China’s provocative zone

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China’s provocative zone

Beijing turned down Seoul’s request to redraw its new air defense identification zone, which overlaps with 3,000 square kilometers (1,158 square miles) of South Korea’s own zone. At a South Korea-China vice defense ministerial-level dialogue in Seoul, Korea officially lodged a complaint over China’s unilateral establishment of a new air identification defense zone. The Chinese officials, however, refused to make any changes to the new air map that encompasses Ieodo and scratches the edge of Jeju Island’s airspace. China’s new zone, aimed at reasserting its claim of the disputed Diaoyu Islands, which Japan claims and calls Senkaku, has now spilled over to Korea, elevating geopolitical tensions in the region to an unprecedented level.

Last weekend, China announced the new zone and warned that any unauthorized noncommercial aircraft flying through a broad area of the East China Sea - that included territories claimed by both Japan and South Korea - would face “defensive emergency measures.” It had no consultations with Seoul even as it infringed on Korean’s own air defense identification zone. Korea clearly declared that it cannot accept that unilateral action and maintained that it will continue administrative activities in and around Ieodo. The government plans to also redraw its air defense identification zone to assert sovereignty over Ieodo and asked Beijing to correct the overlap with Korea’s zone. Our demands are rightful and just.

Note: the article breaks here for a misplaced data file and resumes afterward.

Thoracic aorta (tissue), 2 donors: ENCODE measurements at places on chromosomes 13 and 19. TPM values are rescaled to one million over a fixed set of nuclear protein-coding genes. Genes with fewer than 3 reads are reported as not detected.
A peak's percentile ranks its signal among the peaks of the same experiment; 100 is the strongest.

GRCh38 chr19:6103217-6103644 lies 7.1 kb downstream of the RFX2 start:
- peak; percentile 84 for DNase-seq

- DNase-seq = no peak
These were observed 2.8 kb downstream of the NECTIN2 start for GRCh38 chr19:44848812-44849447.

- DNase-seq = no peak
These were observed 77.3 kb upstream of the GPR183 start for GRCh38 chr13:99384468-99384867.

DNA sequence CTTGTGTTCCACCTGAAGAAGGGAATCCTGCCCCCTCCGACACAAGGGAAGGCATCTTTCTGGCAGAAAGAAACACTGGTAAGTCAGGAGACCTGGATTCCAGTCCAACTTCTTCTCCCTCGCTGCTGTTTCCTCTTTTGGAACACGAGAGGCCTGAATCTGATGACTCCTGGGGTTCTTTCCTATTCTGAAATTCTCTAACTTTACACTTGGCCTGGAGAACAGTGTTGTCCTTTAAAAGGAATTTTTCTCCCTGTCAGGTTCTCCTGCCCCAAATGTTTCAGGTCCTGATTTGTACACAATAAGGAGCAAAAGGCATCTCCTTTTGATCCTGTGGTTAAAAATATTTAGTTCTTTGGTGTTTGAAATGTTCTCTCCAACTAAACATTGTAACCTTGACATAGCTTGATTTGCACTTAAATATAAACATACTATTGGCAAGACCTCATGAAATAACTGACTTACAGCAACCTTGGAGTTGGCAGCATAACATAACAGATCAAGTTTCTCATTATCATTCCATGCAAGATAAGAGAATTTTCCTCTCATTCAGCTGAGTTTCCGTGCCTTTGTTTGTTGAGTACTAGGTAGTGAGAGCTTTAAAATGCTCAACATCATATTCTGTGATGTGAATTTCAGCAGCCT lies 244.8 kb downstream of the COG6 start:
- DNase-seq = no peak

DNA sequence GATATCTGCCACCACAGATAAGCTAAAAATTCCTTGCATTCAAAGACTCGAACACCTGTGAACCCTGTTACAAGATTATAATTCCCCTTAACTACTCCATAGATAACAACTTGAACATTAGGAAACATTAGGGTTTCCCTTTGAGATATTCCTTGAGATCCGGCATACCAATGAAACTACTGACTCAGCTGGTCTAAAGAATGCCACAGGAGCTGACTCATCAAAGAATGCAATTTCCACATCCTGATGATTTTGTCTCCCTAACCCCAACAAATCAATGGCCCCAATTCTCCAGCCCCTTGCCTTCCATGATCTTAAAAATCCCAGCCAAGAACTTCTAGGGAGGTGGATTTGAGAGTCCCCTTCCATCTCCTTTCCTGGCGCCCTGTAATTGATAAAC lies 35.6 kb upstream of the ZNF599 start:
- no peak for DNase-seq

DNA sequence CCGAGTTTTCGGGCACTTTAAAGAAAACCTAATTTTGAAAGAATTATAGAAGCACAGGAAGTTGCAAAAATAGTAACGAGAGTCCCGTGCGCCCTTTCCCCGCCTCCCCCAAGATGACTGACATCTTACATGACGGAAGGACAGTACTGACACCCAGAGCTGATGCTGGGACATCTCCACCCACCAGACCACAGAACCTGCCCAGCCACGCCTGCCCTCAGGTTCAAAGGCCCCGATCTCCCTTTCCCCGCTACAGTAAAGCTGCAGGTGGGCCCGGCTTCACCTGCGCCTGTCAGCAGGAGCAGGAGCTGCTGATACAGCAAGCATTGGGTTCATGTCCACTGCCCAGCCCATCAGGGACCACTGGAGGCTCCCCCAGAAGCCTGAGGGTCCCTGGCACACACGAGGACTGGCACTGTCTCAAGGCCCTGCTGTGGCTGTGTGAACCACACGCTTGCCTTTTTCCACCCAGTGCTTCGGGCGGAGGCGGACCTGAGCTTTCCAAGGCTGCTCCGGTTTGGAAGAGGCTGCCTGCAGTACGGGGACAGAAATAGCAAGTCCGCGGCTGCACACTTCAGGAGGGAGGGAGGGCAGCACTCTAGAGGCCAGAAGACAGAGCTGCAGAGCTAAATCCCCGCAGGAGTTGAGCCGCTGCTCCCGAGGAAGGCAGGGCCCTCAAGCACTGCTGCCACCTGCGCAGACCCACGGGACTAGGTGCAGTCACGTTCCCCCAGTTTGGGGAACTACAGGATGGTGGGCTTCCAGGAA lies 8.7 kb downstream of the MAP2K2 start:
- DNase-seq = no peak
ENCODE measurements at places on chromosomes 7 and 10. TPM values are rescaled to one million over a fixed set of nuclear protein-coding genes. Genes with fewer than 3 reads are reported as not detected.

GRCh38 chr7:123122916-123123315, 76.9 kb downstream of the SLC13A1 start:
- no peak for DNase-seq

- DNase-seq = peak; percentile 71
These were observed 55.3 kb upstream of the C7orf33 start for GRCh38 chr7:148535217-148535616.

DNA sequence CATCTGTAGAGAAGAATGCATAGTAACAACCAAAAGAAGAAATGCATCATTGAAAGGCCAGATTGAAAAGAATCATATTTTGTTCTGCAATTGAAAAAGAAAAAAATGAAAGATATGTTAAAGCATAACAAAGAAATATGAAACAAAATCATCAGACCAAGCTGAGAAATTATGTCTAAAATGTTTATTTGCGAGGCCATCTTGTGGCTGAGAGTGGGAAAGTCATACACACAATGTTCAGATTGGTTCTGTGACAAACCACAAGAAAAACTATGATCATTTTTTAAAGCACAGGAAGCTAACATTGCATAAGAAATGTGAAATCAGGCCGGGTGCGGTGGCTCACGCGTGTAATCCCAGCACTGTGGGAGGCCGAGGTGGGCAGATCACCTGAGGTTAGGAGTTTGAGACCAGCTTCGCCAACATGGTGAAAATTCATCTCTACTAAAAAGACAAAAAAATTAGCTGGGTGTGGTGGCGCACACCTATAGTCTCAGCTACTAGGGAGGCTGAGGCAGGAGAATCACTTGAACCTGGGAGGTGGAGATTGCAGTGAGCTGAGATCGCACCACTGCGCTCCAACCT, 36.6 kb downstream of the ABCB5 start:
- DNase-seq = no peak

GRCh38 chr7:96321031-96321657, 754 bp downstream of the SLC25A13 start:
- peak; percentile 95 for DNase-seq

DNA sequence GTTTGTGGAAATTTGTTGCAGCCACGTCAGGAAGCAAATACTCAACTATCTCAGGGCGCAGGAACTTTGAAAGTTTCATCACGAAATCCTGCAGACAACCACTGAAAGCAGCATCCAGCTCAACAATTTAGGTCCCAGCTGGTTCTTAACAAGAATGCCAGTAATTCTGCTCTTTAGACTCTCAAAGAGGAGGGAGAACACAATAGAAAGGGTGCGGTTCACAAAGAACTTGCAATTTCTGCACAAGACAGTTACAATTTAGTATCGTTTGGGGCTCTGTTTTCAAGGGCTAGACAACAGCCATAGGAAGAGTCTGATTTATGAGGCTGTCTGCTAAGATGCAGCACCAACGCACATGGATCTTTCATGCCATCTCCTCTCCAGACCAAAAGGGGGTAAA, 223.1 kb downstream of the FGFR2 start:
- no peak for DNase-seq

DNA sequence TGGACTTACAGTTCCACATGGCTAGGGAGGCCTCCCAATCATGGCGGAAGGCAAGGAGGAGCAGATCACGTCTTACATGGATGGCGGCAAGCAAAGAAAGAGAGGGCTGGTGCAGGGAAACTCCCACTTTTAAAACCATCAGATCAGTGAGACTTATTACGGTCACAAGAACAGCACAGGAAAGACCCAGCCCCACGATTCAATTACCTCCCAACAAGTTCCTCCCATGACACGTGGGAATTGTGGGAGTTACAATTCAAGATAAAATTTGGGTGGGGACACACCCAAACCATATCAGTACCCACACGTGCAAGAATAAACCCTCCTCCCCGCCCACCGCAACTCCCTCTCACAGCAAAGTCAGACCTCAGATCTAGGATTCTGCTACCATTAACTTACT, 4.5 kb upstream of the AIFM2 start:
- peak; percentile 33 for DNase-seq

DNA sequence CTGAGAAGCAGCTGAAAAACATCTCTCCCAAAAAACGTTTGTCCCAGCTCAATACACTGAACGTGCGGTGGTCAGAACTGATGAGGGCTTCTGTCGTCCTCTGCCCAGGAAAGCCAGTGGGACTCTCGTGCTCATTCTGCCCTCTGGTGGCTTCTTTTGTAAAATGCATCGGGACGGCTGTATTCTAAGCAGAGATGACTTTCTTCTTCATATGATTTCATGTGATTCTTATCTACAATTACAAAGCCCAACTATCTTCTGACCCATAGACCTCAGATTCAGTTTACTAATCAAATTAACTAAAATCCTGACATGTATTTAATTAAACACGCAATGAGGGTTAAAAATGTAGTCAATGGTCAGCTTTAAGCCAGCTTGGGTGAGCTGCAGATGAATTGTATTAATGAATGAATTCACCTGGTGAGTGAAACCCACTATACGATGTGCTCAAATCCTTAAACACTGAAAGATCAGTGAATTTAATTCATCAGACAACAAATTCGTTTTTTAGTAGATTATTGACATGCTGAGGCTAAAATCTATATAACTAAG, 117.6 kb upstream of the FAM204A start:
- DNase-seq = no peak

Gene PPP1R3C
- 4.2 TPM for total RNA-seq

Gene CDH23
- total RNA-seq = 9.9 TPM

The South Korean military on Wednesday sent a surveillance P3-C aircraft to make a routine flight over the area of a South Korean maritime research center built atop the disputed reef without issuing a prior notice to China. If China responded with military action against the flight, it would be accountable for any damages. Expanding Korea’s air zone to cover Ieodo could trigger a spat with Japan, which has been including the underwater reefs in its air defense space since 1969. Seoul would have to consult with Tokyo before making the changes to rule out any misunderstandings between the two countries.

The United States is taking China’s unilateral move as a “provocative” challenge to its predominance in East Asia. It flew two B-52 bombers over the East China Sea without prior notification to signal its defiance to Beijing. The territorial spat between China and Japan has drawn in the United States. In the struggle for power and order in East Asia, South Korea will have to navigate subtly to avoid the awkward situation of being asked to make a choice. We must be firm in our stand but do the utmost to avoid misunderstandings or accidental clashes.

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